Pictured here is epicardial adipose (fat) tissue imaged under scanning electron microscopy. The pseudo-colouring showcases the adipocytes (olive green) within the extracellular matrix (red) of
epicardial tissue.

Taken with assistance from Jia Hao Yeo.


March - Insulin-producing Beta cells of the Pancreas

Image of the month

Image by Jason Tong, Thorn Group, Physiology

This image of the insulin-producing beta cells of the pancreas was taken using super-resolution STED microscopy. The insulin (labelled red) is found in vesicles in the cytoplasm of the cells.

Green: Arp3 (actin-related protein 3), labelled with, Alexa Fluor 488
Magenta: F-actin labelled with Alexa Fluor 594
Red: Insulin, labelled with Alexa Fluor 633


February - Microstructures between Developing Erythroid cells in the Erythroid Niches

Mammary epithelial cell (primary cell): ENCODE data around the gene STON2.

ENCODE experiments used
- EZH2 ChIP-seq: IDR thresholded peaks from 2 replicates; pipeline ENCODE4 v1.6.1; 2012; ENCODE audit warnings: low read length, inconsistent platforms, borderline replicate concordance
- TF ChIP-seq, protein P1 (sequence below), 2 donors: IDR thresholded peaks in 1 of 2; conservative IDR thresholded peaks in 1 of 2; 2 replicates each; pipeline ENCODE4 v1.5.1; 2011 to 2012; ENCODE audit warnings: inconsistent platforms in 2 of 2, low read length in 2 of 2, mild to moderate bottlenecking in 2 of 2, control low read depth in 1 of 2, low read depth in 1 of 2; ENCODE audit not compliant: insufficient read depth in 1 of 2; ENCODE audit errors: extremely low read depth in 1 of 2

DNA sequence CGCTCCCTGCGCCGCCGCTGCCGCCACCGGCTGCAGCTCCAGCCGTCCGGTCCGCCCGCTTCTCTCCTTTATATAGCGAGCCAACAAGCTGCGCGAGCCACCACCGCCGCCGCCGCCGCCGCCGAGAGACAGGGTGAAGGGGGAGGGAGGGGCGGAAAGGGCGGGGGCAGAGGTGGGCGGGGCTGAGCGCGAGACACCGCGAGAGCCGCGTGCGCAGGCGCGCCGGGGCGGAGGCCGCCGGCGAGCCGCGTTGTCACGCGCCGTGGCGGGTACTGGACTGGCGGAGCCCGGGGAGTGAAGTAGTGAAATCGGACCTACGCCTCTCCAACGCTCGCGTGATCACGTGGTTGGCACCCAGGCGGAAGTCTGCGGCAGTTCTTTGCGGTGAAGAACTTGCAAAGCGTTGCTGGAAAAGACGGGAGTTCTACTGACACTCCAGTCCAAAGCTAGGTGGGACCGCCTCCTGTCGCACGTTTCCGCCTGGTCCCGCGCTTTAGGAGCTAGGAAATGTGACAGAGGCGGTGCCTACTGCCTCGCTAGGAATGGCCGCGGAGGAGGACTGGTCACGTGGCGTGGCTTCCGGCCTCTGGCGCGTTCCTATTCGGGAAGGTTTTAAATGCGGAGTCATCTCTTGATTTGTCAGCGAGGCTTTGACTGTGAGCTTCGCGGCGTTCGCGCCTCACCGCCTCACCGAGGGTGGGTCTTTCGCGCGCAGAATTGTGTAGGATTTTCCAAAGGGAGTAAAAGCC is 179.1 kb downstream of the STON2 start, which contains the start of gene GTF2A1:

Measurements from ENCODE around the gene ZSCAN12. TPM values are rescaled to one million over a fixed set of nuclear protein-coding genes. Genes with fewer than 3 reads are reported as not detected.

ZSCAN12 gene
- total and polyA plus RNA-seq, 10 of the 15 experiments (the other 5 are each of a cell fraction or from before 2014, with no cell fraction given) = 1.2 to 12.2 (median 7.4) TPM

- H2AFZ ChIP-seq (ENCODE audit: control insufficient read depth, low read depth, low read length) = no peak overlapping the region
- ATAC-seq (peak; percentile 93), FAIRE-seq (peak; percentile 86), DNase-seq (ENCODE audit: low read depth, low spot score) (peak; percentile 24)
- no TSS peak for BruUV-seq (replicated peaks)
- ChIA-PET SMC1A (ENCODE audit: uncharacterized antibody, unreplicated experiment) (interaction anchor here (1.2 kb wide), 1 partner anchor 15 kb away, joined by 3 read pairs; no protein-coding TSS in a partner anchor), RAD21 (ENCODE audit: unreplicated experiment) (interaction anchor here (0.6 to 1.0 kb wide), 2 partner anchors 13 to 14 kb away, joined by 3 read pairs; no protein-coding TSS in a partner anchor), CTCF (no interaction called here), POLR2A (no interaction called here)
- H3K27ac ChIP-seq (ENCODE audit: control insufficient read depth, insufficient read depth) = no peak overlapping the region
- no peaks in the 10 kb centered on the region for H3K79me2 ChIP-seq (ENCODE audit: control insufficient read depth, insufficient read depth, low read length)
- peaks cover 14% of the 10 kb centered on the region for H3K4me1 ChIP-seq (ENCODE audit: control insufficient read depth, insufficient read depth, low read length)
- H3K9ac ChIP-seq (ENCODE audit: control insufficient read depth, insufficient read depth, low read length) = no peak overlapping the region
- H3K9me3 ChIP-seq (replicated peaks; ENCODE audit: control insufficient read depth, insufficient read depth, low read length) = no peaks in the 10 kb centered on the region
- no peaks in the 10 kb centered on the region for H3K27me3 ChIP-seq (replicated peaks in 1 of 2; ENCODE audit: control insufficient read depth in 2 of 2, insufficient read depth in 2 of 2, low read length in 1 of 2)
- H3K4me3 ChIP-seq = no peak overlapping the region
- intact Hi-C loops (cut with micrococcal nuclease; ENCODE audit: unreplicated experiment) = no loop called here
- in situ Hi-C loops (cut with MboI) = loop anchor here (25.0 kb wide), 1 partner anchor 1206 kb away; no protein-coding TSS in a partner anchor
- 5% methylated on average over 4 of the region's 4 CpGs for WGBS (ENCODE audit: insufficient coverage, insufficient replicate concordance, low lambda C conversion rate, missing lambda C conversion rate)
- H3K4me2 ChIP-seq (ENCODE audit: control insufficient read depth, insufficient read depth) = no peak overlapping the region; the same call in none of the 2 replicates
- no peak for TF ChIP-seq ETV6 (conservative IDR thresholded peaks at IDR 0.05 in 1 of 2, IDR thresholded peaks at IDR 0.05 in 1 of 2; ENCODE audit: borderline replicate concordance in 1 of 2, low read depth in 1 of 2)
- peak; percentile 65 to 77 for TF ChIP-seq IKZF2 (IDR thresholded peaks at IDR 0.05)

Image of the month

Image by Jia Hao Yeo, Physiology

Erythroid niches are specialized bone marrow niches for erythroid cells. Despite their discovery in the 1950s, little is known about the morphology of these erythroblastic islands. This scanning electron micrograph reveals pilus like structures between the developing erythroid cells and other microstructures that have not previously been described.


January - Transverse Section of a Sperm Flagellum

Image of the month

Image by Sam Dowland, Anatomy and Histology

Transmission electron micrograph of a cross section of a sperm flagellum showing the characteristic “9 + 2” arrangement of microtubules in the axoneme. Nine fused microtubule doublets form a ring surrounding two single microtubules at the centre. Nine mitochondria can be seen to surround the periphery of the axoneme, one for each microtubule doublet.